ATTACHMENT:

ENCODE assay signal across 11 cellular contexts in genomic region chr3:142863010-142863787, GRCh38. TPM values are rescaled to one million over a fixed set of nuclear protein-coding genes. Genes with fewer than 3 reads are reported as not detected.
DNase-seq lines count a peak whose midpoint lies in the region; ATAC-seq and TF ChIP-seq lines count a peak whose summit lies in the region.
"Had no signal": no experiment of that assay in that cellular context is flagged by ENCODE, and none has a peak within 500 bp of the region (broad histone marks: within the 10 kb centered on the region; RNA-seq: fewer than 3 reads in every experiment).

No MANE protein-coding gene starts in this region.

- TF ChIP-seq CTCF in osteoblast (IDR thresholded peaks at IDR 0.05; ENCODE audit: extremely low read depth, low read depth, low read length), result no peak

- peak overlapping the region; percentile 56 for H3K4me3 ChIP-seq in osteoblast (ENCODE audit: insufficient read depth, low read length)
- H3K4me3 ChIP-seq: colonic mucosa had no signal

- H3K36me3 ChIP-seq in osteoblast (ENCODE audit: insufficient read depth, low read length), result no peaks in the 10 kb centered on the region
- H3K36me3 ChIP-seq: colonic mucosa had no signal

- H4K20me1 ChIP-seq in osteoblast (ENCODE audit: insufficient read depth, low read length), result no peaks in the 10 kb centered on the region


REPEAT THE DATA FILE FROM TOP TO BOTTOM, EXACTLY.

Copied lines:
ENCODE assay signal across 11 cellular contexts in genomic region chr3:142863010-142863787, GRCh38. TPM values are rescaled to one million over a fixed set of nuclear protein-coding genes. Genes with fewer than 3 reads are reported as not detected.
DNase-seq lines count a peak whose midpoint lies in the region; ATAC-seq and TF ChIP-seq lines count a peak whose summit lies in the region.
"Had no signal": no experiment of that assay in that cellular context is flagged by ENCODE, and none has a peak within 500 bp of the region (broad histone marks: within the 10 kb centered on the region; RNA-seq: fewer than 3 reads in every experiment).

No MANE protein-coding gene starts in this region.

- TF ChIP-seq CTCF in osteoblast (IDR thresholded peaks at IDR 0.05; ENCODE audit: extremely low read depth, low read depth, low read length), result no peak

- peak overlapping the region; percentile 56 for H3K4me3 ChIP-seq in osteoblast (ENCODE audit: insufficient read depth, low read length)
- H3K4me3 ChIP-seq: colonic mucosa had no signal

- H3K36me3 ChIP-seq in osteoblast (ENCODE audit: insufficient read depth, low read length), result no peaks in the 10 kb centered on the region
- H3K36me3 ChIP-seq: colonic mucosa had no signal

- H4K20me1 ChIP-seq in osteoblast (ENCODE audit: insufficient read depth, low read length), result no peaks in the 10 kb centered on the region